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Hardware Managed Scratchpad for Embedded Systems Ben Rudzyn.

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Presentation on theme: "Hardware Managed Scratchpad for Embedded Systems Ben Rudzyn."— Presentation transcript:

1 Hardware Managed Scratchpad for Embedded Systems Ben Rudzyn

2 Introduction Major concern – Energy consumption, execution time Embedded Systems – Profiling advantage What is a Scratchpad Memory (SPM) – Array of SRAM cells – No extra bits or tags How can it be utilised?

3 Introduction Main Memory (DRAM) Cache (SRAM) CPU Address Space SPM (SRAM) CPU Address Space Main Memory (DRAM) Cache ConfigurationSPM Configuration

4 Approach Data Cache Data Mem Instr Cache black = data, orange = address, green = control CPU Instr Mem

5 Approach Scratchpad Memory Controller Scratchpad Mem Instr Mem CPU black = data, orange = address, green = control Data Cache Data Mem

6 Approach SimpleScalar simulator, with syscall modification Accuracy within 0.05% of hardware simulations for large programs ( > 1million cycles) CPU6 stage, statically scheduled, single instruction pipeline Functional units1 integer ALU, 1 integer multiplier, 1 integer divider Functional unit latenciesAll single cycle Instruction cache2 Kb (256 entries), direct mapped, 1 word block (64 bit), 1 cycle hit latency, 2 cycle miss latency (plus mem delay) Instruction SPM8 Kb (1024 entries), 1 cycle hit latency Instruction main memory 8 Mb SDRAM (10ns), simplified burst mode *, 4 word line size Data cache2 Kb (512 entries), direct mapped, 1 word block (32 bit), 1 cycle hit latency, 2 cycle miss latency (plus mem delay) Data main memory8 Mb SDRAM (10ns), simplified burst mode *, 4 word line size

7 Software Modification li $4,0x3b9aca00 move $16,$0 $L295: sll $2,$16,2 addu $2,$2,$17.set noreorder lw $3,0($2) #nop.set reorder beq $3,$0,$L294 slt $2,$4,$3 bne $2,$0,$L294 beq $16,$8,$L294 move $4,$3 move $7,$16 $L294: addu $16,$16,1 slt $2,$16,257 bne $2,$0,$L295 bltz $7,$L284 sll $5,$8,2 addu $6,$5,$17 li $4,0x3b9aca00 move $16,$0 smi 0x12 j 0x0f $L295: sll $2,$16,2 addu $2,$2,$17.set noreorder lw $3,0($2) #nop.set reorder beq $3,$0,$L294 slt $2,$4,$3 bne $2,$0,$L294 beq $16,$8,$L294 move $4,$3 move $7,$16 $L294: addu $16,$16,1 slt $2,$16,257 bne $2,$0,$L295 j $end12 $end12: bltz $7,$L284 sll $5,$8,2 addu $6,$5,$17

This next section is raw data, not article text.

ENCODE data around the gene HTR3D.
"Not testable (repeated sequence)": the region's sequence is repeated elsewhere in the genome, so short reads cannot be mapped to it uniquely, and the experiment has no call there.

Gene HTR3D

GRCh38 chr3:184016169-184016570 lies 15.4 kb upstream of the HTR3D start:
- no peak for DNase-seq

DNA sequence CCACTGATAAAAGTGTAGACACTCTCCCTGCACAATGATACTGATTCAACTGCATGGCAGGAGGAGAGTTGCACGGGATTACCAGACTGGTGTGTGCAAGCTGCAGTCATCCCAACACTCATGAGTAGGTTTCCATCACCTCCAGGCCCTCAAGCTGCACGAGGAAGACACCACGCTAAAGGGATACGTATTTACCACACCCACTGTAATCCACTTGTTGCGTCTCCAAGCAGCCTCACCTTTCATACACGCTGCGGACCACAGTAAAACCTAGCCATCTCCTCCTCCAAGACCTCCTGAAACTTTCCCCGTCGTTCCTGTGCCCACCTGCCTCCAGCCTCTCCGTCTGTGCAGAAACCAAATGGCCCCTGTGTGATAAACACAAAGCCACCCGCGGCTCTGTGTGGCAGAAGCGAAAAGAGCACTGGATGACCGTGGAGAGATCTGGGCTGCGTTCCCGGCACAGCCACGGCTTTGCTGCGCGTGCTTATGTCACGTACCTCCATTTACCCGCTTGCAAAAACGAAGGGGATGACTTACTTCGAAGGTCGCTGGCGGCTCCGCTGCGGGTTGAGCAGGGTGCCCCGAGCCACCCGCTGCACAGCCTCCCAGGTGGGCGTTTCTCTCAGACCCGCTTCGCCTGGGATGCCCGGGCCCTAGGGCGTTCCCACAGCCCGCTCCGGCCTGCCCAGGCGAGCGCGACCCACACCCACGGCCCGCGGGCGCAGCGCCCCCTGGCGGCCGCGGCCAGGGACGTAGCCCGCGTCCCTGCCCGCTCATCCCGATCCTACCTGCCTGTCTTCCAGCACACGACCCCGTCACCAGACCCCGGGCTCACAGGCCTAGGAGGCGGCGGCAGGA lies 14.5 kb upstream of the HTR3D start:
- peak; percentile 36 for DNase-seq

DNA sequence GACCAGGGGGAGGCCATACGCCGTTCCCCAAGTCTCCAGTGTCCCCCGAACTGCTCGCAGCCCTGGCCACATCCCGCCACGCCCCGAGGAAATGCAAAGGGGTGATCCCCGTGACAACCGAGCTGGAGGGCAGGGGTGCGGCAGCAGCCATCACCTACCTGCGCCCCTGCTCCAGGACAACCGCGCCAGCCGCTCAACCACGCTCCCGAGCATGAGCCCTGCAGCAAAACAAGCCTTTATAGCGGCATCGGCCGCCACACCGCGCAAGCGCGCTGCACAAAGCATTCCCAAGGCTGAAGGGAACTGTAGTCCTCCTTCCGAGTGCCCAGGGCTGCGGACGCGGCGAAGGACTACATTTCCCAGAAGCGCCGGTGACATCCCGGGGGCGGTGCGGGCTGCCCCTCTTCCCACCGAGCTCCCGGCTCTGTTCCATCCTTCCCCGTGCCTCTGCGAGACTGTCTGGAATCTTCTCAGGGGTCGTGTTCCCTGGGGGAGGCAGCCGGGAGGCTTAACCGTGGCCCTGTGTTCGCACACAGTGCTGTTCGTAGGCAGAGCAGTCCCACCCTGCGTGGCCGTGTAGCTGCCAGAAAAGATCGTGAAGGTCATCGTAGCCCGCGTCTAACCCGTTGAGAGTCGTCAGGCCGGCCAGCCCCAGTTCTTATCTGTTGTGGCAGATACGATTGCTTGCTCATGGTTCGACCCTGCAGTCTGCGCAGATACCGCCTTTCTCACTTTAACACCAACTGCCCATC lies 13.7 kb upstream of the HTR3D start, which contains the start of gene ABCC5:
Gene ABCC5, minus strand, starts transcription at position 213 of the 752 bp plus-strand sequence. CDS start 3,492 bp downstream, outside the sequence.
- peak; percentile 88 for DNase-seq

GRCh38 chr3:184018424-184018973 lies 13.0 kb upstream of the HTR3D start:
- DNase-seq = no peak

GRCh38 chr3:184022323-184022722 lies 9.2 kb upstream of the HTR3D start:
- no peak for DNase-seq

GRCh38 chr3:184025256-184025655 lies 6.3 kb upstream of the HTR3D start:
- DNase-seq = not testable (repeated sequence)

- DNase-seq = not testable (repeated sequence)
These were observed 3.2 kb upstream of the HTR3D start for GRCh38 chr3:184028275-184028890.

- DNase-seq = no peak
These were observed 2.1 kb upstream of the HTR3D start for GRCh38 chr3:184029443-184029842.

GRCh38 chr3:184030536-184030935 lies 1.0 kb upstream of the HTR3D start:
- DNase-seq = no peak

8 Results 4 test cases: mem, cache, spm, optimised

9 Results

10 Problems Overhead – SPM fill vs cache miss – SPM fill vs cache hit (common case) – SPM hit vs cache hit (optimised case) Loop size – Three extra instructions (smi, jump, jump) – Number of iterations Loop structure – if statements – loop in loop Optimised case – Saves on SPM fill overhead – Still 2 instructions

11 Limitations Library functions – Can’t be copied at the moment – Account for 30% of execution time (adpcm) Hand maintenance – Instruction insertion – Update Controller – jump addresses Size of SPM – Optimised case only

12 Saviour 2 Kb cache → 1.3 ns (760 MHz) 8 Kb SPM → 1.05 ns (950 MHz)

13 Future Work Software compiler – Automatically insert smi instructions (13 → 70) – Automatically update the Controller – Automatically update jump addresses Better procedure to locate blocks and loops of interest Optimisation mark II – Modify the optimised smi placement scheme – Use an extra SPM register – Allows > 1024 to be stored in the SPM

14 Conclusion Not overly promising so far Potential room for improvement through automation Next step: – Calculate energy consumption – Energy profile of the hardware model


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